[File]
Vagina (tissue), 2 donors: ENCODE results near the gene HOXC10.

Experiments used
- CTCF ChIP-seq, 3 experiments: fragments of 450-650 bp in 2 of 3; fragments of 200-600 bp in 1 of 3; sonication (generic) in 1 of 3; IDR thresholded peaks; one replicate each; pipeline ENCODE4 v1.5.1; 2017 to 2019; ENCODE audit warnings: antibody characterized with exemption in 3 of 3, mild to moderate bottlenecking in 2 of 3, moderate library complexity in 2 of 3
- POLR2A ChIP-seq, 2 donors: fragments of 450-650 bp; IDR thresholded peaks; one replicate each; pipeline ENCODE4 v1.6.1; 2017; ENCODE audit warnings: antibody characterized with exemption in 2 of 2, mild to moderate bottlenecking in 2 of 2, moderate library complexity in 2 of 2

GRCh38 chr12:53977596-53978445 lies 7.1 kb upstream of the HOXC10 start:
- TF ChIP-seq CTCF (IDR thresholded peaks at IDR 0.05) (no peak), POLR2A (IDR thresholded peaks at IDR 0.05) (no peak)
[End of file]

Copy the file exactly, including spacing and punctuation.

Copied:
Vagina (tissue), 2 donors: ENCODE results near the gene HOXC10.

Experiments used
- CTCF ChIP-seq, 3 experiments: fragments of 450-650 bp in 2 of 3; fragments of 200-600 bp in 1 of 3; sonication (generic) in 1 of 3; IDR thresholded peaks; one replicate each; pipeline ENCODE4 v1.5.1; 2017 to 2019; ENCODE audit warnings: antibody characterized with exemption in 3 of 3, mild to moderate bottlenecking in 2 of 3, moderate library complexity in 2 of 3
- POLR2A ChIP-seq, 2 donors: fragments of 450-650 bp; IDR thresholded peaks; one replicate each; pipeline ENCODE4 v1.6.1; 2017; ENCODE audit warnings: antibody characterized with exemption in 2 of 2, mild to moderate bottlenecking in 2 of 2, moderate library complexity in 2 of 2

GRCh38 chr12:53977596-53978445 lies 7.1 kb upstream of the HOXC10 start:
- TF ChIP-seq CTCF (IDR thresholded peaks at IDR 0.05) (no peak), POLR2A (IDR thresholded peaks at IDR 0.05) (no peak)